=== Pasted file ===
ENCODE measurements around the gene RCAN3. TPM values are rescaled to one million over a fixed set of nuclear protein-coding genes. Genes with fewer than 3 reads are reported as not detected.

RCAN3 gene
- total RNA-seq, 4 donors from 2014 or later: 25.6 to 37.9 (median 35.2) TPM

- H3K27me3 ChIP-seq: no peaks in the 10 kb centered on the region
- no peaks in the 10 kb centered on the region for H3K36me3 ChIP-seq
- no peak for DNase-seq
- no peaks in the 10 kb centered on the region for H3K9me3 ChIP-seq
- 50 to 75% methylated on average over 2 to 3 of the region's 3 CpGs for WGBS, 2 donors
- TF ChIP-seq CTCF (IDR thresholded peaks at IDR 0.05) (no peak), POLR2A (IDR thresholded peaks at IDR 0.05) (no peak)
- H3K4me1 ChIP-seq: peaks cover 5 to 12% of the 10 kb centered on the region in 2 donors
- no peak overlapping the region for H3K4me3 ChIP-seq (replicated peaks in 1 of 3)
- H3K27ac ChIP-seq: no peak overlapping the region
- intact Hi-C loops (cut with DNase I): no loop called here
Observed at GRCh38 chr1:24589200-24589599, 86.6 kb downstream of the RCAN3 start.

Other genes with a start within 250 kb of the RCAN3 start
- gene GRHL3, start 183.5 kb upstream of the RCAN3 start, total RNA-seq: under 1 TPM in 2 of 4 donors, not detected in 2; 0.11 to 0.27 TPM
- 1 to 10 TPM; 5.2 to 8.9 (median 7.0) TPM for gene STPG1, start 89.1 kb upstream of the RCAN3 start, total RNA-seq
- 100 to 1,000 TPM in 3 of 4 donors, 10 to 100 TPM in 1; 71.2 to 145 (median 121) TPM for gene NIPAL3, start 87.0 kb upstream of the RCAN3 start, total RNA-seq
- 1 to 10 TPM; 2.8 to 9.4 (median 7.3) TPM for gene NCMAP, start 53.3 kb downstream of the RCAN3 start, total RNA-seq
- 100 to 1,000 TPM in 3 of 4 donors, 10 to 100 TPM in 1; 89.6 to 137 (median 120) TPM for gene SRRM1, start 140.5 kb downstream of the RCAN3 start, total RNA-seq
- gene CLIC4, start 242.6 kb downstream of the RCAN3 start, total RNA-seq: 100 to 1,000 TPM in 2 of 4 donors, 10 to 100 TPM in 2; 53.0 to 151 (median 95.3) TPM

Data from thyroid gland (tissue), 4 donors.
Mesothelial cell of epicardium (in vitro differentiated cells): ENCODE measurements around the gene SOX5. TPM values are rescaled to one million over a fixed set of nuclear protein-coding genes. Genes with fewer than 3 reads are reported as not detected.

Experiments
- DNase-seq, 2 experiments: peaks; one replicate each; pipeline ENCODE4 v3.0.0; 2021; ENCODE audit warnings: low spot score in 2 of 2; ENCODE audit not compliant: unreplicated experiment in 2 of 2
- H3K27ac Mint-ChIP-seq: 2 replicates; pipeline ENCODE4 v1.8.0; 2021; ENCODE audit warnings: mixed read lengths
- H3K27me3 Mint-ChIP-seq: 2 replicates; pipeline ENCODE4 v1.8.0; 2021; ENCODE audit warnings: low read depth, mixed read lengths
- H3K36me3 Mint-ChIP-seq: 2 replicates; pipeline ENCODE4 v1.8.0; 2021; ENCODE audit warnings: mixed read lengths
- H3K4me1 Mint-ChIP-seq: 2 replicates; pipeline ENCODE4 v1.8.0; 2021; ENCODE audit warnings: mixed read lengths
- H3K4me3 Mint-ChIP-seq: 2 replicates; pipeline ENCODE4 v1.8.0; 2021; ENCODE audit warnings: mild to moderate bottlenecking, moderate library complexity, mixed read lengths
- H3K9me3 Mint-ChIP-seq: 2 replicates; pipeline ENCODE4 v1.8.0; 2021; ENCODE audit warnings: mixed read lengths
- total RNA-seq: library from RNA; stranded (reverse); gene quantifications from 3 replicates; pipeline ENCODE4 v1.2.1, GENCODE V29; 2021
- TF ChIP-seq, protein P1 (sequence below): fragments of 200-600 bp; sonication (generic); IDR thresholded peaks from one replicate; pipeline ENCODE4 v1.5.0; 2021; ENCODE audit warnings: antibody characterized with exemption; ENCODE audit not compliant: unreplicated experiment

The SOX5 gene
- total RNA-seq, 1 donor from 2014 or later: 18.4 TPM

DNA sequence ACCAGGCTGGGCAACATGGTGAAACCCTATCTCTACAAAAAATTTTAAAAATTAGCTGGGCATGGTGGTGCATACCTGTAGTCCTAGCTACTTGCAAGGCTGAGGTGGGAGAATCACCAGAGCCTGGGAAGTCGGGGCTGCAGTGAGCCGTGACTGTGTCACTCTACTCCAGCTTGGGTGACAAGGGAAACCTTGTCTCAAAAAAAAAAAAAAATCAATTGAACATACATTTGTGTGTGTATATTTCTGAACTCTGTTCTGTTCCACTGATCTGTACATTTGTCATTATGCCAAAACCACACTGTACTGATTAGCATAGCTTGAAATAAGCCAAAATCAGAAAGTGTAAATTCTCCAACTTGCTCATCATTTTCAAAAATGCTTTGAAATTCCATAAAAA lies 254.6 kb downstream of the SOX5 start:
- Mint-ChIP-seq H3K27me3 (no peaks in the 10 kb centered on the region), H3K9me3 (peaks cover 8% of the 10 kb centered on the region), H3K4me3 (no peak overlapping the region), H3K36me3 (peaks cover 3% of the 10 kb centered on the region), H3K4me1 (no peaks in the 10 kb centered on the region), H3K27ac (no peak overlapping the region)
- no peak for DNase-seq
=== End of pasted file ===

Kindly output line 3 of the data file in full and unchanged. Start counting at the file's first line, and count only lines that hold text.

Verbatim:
- total RNA-seq, 4 donors from 2014 or later: 25.6 to 37.9 (median 35.2) TPM